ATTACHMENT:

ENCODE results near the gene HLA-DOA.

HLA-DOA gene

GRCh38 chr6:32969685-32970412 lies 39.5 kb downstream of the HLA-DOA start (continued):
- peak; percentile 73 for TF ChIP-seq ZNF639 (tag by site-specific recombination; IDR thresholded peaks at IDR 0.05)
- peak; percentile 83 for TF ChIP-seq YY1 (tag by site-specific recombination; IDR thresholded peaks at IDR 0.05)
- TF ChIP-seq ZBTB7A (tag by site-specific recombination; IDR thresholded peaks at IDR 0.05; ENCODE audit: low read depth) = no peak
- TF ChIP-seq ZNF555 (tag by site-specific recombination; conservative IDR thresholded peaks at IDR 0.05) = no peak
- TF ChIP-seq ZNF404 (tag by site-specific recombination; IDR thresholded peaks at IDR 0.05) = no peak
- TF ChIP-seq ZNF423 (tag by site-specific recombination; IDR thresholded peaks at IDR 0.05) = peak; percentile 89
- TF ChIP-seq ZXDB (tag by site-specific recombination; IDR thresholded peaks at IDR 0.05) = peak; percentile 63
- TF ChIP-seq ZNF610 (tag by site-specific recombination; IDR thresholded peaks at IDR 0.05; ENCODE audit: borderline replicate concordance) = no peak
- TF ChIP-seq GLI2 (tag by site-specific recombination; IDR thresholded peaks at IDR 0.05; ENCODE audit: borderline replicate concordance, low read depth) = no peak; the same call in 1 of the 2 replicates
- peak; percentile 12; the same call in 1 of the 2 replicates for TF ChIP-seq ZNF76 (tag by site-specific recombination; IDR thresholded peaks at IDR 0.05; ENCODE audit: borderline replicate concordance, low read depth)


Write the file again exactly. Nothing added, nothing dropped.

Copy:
ENCODE results near the gene HLA-DOA.

HLA-DOA gene

GRCh38 chr6:32969685-32970412 lies 39.5 kb downstream of the HLA-DOA start (continued):
- peak; percentile 73 for TF ChIP-seq ZNF639 (tag by site-specific recombination; IDR thresholded peaks at IDR 0.05)
- peak; percentile 83 for TF ChIP-seq YY1 (tag by site-specific recombination; IDR thresholded peaks at IDR 0.05)
- TF ChIP-seq ZBTB7A (tag by site-specific recombination; IDR thresholded peaks at IDR 0.05; ENCODE audit: low read depth) = no peak
- TF ChIP-seq ZNF555 (tag by site-specific recombination; conservative IDR thresholded peaks at IDR 0.05) = no peak
- TF ChIP-seq ZNF404 (tag by site-specific recombination; IDR thresholded peaks at IDR 0.05) = no peak
- TF ChIP-seq ZNF423 (tag by site-specific recombination; IDR thresholded peaks at IDR 0.05) = peak; percentile 89
- TF ChIP-seq ZXDB (tag by site-specific recombination; IDR thresholded peaks at IDR 0.05) = peak; percentile 63
- TF ChIP-seq ZNF610 (tag by site-specific recombination; IDR thresholded peaks at IDR 0.05; ENCODE audit: borderline replicate concordance) = no peak
- TF ChIP-seq GLI2 (tag by site-specific recombination; IDR thresholded peaks at IDR 0.05; ENCODE audit: borderline replicate concordance, low read depth) = no peak; the same call in 1 of the 2 replicates
- peak; percentile 12; the same call in 1 of the 2 replicates for TF ChIP-seq ZNF76 (tag by site-specific recombination; IDR thresholded peaks at IDR 0.05; ENCODE audit: borderline replicate concordance, low read depth)